LLANO, Texas — Paul Johnson, coach of the Georgia Tech Yellow Jackets, was not a gracious winner after beating Mississippi State in a New Year’s 6 Bowl Game, which is the next best thing to being in the Final Four.
“And for at least a week or two, we don’t have to hear about the SEC,” Johnson said.
Georgia Tech is a member of the Atlantic Coast Conference, derided as the All Cupcake Conference. Never mind that its champion, Florida State, defeated Auburn of the highly hyped Southeastern Conference in last year’s College Football Championship Game.
And never mind that on the final weekend of this regular season the ACC went 4-0 against the SEC.
Johnson was dreaming if he thought the South would stop chanting “S-E-C” with three of its first seven bowl teams knocked off. Reporters who dared point out the obvious – that the SEC might be taking the slightest of steps backward – were met by outrage from Bama Nation.
On Colin Cowherd’s ESPN talk show, a “Phyllis from Alabama” repeatedly called him “Cow Turd.”
As humbled as the SEC was NOT by the pratfalls of LSU, Ole Miss and Mississippi State, the most celebrated conference was confident of bouncing back with Auburn and its otherworldly speed sweep offense.
But the day after Johnson’s smackdown of Mississippi State, the War Eagle was shot down by a Wisconsin team that had been crushed 59-0 by Big Ten champion Ohio State.
Then came the ultimate SEC debacle: the flagship Alabama sinking, full of holes drilled by Ohio State’s power-armed third-string quarterback, Cardale Jones.
Anticlimactic though it was, Florida saved some face for the SEC by beating the ACC’s East Carolina Pirates in the Birmingham Bowl, after many of us wondered how motivated the Gators could be, leaving balmy Florida for a trip north to gritty Birmingham. But they appeared happy just to have some relevance again.
It was up to the Gators to save the SEC from .500, not to mention make a favorable impression on their soon to be head coach, Jim McIlwain. The esteemed conference finished its bowling with a collective 7-5 record, and missing from next Monday’s national championship finale.
That’s hardly a confirmation of SEC exceptionalism. It’s enough to inspire conspiracy theories.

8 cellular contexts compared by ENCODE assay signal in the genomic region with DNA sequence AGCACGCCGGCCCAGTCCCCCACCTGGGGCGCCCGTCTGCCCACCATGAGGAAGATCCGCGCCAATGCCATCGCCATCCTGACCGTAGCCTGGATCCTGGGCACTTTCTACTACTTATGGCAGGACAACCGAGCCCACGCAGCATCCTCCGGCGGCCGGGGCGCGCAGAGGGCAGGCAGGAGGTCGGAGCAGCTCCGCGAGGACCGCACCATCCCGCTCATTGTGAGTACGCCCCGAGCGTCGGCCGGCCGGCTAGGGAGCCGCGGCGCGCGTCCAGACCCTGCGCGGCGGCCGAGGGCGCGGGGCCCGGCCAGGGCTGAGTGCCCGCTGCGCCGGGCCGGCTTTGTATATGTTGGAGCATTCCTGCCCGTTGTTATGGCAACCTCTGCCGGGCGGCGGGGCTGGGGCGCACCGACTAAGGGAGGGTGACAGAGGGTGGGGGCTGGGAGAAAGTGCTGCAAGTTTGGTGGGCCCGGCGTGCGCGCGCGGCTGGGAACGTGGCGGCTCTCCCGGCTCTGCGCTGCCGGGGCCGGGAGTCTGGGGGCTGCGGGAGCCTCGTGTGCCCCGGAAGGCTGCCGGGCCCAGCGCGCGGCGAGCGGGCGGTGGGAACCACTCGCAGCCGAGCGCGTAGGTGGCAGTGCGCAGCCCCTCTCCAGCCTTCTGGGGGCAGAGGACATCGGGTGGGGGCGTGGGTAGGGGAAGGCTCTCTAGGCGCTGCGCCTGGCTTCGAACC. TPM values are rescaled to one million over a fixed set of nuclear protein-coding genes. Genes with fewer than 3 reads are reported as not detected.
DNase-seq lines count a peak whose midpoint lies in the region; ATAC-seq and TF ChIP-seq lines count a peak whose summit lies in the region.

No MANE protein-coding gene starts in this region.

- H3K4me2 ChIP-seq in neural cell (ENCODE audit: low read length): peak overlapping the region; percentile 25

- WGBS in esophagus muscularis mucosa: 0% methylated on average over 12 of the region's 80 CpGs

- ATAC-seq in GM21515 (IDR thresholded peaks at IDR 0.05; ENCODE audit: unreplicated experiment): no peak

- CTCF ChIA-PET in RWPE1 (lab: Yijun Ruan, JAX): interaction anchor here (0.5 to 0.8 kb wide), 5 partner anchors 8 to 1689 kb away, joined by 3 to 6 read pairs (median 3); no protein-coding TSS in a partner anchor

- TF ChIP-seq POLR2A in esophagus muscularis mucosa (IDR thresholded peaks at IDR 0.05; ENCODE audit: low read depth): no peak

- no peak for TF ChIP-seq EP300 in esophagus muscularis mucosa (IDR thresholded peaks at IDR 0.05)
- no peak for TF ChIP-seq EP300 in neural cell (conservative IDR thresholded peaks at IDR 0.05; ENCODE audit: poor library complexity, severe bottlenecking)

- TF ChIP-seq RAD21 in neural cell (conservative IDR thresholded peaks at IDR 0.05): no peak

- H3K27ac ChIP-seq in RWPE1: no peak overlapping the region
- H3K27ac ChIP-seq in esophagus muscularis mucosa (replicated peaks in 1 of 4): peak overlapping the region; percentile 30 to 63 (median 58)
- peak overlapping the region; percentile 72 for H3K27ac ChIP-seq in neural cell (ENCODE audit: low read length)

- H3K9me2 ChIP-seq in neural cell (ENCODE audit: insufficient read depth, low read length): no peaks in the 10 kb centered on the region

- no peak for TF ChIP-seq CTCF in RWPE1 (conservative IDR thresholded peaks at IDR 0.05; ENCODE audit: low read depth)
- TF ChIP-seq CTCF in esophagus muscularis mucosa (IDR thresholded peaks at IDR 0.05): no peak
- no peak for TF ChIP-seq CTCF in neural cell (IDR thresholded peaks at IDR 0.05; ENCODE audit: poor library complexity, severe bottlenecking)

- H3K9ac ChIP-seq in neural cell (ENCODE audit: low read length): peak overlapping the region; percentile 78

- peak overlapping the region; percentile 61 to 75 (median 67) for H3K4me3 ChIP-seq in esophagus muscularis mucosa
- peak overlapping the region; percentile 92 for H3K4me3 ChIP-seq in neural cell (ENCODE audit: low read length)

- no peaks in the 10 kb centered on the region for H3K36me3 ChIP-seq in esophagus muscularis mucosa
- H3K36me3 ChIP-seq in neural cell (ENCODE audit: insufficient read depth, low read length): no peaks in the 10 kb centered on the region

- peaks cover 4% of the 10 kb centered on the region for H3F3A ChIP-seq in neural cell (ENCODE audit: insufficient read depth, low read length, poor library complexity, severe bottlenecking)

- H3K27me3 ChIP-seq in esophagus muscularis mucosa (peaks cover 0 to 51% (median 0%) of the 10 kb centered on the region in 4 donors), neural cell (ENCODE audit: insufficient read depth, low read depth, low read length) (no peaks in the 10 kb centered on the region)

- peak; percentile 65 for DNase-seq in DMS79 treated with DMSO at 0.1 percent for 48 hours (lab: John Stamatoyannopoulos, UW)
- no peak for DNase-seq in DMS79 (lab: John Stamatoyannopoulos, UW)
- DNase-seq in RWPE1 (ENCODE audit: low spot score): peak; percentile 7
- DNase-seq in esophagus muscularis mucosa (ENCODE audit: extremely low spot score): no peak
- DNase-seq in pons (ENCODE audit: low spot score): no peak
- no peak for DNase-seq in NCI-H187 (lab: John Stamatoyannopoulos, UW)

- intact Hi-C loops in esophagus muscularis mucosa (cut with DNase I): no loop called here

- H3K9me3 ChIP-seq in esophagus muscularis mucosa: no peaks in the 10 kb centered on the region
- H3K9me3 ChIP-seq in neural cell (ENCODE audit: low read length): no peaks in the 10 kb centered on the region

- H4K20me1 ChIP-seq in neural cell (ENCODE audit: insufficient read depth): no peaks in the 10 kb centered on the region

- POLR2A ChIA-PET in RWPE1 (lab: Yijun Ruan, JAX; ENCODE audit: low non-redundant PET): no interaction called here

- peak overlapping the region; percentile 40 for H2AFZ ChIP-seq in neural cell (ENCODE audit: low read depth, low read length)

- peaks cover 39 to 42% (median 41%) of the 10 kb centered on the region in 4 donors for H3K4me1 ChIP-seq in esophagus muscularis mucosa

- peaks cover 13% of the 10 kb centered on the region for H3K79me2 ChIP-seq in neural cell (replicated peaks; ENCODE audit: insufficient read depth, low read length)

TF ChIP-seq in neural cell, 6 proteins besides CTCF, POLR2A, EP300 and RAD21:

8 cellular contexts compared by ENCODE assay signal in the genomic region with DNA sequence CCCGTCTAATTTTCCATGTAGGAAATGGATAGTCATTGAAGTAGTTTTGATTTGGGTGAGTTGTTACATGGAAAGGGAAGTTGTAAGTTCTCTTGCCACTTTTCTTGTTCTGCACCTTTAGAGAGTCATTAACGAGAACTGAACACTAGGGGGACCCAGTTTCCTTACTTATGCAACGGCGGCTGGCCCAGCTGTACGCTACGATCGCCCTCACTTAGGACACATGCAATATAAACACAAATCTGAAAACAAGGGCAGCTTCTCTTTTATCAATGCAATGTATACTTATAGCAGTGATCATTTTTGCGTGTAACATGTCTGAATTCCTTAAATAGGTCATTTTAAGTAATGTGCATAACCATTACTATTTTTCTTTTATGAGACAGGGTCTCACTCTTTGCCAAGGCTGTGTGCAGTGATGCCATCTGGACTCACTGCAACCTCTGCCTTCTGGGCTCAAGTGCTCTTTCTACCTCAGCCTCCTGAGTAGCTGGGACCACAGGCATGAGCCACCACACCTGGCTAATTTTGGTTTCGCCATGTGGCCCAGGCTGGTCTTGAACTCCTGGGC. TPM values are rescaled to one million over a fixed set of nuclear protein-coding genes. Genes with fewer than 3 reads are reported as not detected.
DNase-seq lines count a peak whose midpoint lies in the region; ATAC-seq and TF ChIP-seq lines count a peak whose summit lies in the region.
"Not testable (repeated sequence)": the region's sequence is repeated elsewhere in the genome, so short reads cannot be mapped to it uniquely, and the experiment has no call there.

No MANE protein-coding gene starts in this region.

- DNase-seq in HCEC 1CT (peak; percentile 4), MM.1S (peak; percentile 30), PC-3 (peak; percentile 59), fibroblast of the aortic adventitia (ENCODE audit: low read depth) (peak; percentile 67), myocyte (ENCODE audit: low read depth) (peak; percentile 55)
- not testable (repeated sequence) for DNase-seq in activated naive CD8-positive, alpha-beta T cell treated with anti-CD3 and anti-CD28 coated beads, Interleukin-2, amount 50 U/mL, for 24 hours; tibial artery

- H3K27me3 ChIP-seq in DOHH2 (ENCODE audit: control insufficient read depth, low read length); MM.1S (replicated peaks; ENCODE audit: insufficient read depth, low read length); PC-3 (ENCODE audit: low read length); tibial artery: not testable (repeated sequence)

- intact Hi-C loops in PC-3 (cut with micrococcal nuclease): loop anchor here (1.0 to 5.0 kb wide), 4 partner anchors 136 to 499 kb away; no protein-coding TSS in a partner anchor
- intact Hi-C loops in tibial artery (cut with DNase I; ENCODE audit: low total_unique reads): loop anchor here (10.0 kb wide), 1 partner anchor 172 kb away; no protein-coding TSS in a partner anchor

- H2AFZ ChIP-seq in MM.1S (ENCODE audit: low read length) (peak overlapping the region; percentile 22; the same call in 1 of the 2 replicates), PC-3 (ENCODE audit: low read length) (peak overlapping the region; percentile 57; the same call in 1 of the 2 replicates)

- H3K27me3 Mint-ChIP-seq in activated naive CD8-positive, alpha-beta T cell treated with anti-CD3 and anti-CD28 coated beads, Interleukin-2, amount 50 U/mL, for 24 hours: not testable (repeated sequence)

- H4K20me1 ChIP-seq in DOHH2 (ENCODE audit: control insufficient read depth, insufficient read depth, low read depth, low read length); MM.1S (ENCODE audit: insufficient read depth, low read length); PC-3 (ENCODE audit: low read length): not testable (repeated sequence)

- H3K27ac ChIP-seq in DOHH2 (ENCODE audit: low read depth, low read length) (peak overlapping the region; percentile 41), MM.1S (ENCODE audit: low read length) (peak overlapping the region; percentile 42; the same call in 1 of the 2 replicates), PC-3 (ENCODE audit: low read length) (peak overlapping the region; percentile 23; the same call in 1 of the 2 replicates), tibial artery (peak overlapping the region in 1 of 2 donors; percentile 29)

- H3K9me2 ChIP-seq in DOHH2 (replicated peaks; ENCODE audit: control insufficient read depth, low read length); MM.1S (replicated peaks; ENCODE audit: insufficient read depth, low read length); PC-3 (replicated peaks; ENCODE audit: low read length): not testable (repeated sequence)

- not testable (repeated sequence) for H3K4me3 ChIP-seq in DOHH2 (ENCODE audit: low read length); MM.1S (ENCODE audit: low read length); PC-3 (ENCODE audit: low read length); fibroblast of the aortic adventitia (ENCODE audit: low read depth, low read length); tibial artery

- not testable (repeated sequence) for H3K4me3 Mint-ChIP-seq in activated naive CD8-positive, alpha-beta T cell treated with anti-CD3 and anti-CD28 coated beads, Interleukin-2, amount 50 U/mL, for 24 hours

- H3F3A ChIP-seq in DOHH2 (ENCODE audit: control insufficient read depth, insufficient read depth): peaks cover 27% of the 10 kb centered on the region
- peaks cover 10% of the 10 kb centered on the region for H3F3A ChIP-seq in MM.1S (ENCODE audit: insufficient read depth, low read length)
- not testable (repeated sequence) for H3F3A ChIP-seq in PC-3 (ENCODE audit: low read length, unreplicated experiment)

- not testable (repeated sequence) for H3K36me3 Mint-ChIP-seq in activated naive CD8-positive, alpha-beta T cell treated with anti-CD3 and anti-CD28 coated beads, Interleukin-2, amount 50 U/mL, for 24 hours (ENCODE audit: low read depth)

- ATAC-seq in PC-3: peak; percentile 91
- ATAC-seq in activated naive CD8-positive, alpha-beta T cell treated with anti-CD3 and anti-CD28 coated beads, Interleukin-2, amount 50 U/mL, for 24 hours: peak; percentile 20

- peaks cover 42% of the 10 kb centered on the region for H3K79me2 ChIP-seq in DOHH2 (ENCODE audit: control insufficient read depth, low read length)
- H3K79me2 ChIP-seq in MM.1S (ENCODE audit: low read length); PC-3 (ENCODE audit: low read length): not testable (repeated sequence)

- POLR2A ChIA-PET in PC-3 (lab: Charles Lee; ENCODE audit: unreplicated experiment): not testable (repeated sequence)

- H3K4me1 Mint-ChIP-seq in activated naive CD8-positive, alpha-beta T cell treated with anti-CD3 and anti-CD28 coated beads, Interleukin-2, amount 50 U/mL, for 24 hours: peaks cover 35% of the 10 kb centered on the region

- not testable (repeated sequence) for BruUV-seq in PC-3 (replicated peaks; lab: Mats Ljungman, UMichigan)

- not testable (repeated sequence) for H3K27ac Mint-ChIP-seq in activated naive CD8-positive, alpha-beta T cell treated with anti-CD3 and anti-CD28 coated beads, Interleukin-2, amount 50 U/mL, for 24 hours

ESPN, which televises the national championship game, is suspected of being in cahoots with the College Playoff Committee, which again and again plays the SEC card. Everybody benefits, so the conspiracy theory goes, with an overly hyped Southeastern Conference. Alabama success is good for the ratings.
Just Google “SEC Bias” and see all that pops onto the screen.
I really don’t believe there’s a conspiracy, as such, by poll voters and committee members and talking heads all but waving the SEC banner. There are enough metrics, such as recent national championships, number of top recruits signed, coaching salaries, etc., to support the SEC’s incessant claim to be No. 1.
But as Mark Roberson months ago suggested on this website, the SEC superiority is not what it’s long been made out to be.
It’s not so much conspiracy as a bandwagon effect.
So many media sources – many, granted, from the same network — trumpeting the SEC that its fame exceeds reality. Its fans cling to delusions of grandeur, saying there’s no need for SEC teams to play a strong nonconference schedule to establish their worthiness. Just being in the SEC is ipso facto proof of mettle.
Jordan Burchette, writing in – of all places – Rolling Stone magazine – pointed out that during the 2014 regular season the Pac 12 and ACC both had a better record than the SEC in non-conference games against Power 5 teams.
Not that you find many games between the SEC and the other Power 5. Alabama opened its season against West Virginia, which would finish tied with Texas for fifth place in the Big 12. The dull 10-point victory at home showed the Tide was ebbing, if anyone wanted to notice.
The rest of Alabama’s schedule was all-SEC, except for unchallenging, though lucrative, home dates against Florida Atlantic and Western Carolina.
In retrospect, the media should have been more impressed with the schedule of the Playoff’s fourth-ranked team, Ohio State. Except for a September tuneup with Kent State, the Buckeyes faced bowl-bound non-conference opposition: Navy, Virginia Tech and Cincinnati.
But it was conference bias that worked against Ohio State. The Big Ten was too slow, too cold and – overall – too smart to be anywhere near the caliber of the SEC, where the SAT bar is lower and the bulk of 5-star recruits had migrated.
Anti-Big Ten fervor was such that its teams were underdogs in every bowl game they played. Yet they went 5-5 while the supposedly soft and yielding Pac 12 was 6-2, with its headliner, Oregon, in the final with Ohio State.
Phyllis from Alabama is free to denounce one of the ESPN programs, The Herd, that never sold out to the SEC. But the empirical evidence should tell her and all of us that it’s wrong to assume that the top team in the SEC is automatically one of the four best in the country.